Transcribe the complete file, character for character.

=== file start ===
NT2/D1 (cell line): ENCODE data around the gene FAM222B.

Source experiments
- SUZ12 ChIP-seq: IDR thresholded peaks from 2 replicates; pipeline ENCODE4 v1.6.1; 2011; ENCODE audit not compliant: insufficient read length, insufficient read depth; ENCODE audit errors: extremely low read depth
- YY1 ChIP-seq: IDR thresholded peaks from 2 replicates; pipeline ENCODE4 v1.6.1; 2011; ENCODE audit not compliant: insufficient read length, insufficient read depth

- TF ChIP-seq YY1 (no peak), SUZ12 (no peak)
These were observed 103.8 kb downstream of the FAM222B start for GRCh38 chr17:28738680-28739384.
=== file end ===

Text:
NT2/D1 (cell line): ENCODE data around the gene FAM222B.

Source experiments
- SUZ12 ChIP-seq: IDR thresholded peaks from 2 replicates; pipeline ENCODE4 v1.6.1; 2011; ENCODE audit not compliant: insufficient read length, insufficient read depth; ENCODE audit errors: extremely low read depth
- YY1 ChIP-seq: IDR thresholded peaks from 2 replicates; pipeline ENCODE4 v1.6.1; 2011; ENCODE audit not compliant: insufficient read length, insufficient read depth

- TF ChIP-seq YY1 (no peak), SUZ12 (no peak)
These were observed 103.8 kb downstream of the FAM222B start for GRCh38 chr17:28738680-28739384.